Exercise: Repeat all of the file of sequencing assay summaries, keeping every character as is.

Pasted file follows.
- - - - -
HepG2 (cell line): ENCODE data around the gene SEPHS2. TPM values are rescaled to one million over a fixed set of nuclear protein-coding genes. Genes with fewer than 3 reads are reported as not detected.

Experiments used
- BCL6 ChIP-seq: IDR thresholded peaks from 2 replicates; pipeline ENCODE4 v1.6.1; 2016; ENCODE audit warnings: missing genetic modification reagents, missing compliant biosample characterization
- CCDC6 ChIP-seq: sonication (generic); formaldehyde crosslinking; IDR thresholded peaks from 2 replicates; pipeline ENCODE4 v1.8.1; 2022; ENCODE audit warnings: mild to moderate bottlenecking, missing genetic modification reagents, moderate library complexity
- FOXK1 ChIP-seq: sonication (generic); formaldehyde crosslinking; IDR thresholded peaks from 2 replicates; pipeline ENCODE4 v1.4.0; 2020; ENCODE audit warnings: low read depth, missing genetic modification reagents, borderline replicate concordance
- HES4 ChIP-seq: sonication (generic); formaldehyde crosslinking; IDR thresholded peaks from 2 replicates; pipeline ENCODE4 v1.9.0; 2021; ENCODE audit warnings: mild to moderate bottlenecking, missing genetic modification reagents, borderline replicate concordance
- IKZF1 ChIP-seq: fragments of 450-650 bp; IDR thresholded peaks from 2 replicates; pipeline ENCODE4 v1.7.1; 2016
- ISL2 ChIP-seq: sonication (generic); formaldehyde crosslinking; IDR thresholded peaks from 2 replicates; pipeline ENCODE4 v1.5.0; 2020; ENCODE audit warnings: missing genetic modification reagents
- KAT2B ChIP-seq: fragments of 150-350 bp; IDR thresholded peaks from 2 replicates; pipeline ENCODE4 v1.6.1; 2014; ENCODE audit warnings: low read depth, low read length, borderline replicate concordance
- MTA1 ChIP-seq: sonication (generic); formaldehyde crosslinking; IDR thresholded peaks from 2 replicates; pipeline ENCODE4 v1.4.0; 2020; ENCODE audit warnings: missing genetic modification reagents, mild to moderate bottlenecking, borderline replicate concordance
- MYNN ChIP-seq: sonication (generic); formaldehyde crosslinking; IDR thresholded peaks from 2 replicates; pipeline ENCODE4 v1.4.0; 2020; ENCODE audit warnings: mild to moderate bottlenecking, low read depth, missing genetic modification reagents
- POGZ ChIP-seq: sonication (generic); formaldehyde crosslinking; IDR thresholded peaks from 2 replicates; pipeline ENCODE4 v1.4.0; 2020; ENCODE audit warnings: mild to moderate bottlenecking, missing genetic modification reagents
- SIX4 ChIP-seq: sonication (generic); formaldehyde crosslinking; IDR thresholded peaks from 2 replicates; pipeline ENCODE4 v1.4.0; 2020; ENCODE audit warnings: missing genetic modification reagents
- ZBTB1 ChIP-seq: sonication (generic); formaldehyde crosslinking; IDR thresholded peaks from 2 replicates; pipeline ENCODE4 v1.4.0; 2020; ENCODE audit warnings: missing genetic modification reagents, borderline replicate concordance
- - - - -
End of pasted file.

HepG2 (cell line): ENCODE data around the gene SEPHS2. TPM values are rescaled to one million over a fixed set of nuclear protein-coding genes. Genes with fewer than 3 reads are reported as not detected.

Experiments used
- BCL6 ChIP-seq: IDR thresholded peaks from 2 replicates; pipeline ENCODE4 v1.6.1; 2016; ENCODE audit warnings: missing genetic modification reagents, missing compliant biosample characterization
- CCDC6 ChIP-seq: sonication (generic); formaldehyde crosslinking; IDR thresholded peaks from 2 replicates; pipeline ENCODE4 v1.8.1; 2022; ENCODE audit warnings: mild to moderate bottlenecking, missing genetic modification reagents, moderate library complexity
- FOXK1 ChIP-seq: sonication (generic); formaldehyde crosslinking; IDR thresholded peaks from 2 replicates; pipeline ENCODE4 v1.4.0; 2020; ENCODE audit warnings: low read depth, missing genetic modification reagents, borderline replicate concordance
- HES4 ChIP-seq: sonication (generic); formaldehyde crosslinking; IDR thresholded peaks from 2 replicates; pipeline ENCODE4 v1.9.0; 2021; ENCODE audit warnings: mild to moderate bottlenecking, missing genetic modification reagents, borderline replicate concordance
- IKZF1 ChIP-seq: fragments of 450-650 bp; IDR thresholded peaks from 2 replicates; pipeline ENCODE4 v1.7.1; 2016
- ISL2 ChIP-seq: sonication (generic); formaldehyde crosslinking; IDR thresholded peaks from 2 replicates; pipeline ENCODE4 v1.5.0; 2020; ENCODE audit warnings: missing genetic modification reagents
- KAT2B ChIP-seq: fragments of 150-350 bp; IDR thresholded peaks from 2 replicates; pipeline ENCODE4 v1.6.1; 2014; ENCODE audit warnings: low read depth, low read length, borderline replicate concordance
- MTA1 ChIP-seq: sonication (generic); formaldehyde crosslinking; IDR thresholded peaks from 2 replicates; pipeline ENCODE4 v1.4.0; 2020; ENCODE audit warnings: missing genetic modification reagents, mild to moderate bottlenecking, borderline replicate concordance
- MYNN ChIP-seq: sonication (generic); formaldehyde crosslinking; IDR thresholded peaks from 2 replicates; pipeline ENCODE4 v1.4.0; 2020; ENCODE audit warnings: mild to moderate bottlenecking, low read depth, missing genetic modification reagents
- POGZ ChIP-seq: sonication (generic); formaldehyde crosslinking; IDR thresholded peaks from 2 replicates; pipeline ENCODE4 v1.4.0; 2020; ENCODE audit warnings: mild to moderate bottlenecking, missing genetic modification reagents
- SIX4 ChIP-seq: sonication (generic); formaldehyde crosslinking; IDR thresholded peaks from 2 replicates; pipeline ENCODE4 v1.4.0; 2020; ENCODE audit warnings: missing genetic modification reagents
- ZBTB1 ChIP-seq: sonication (generic); formaldehyde crosslinking; IDR thresholded peaks from 2 replicates; pipeline ENCODE4 v1.4.0; 2020; ENCODE audit warnings: missing genetic modification reagents, borderline replicate concordance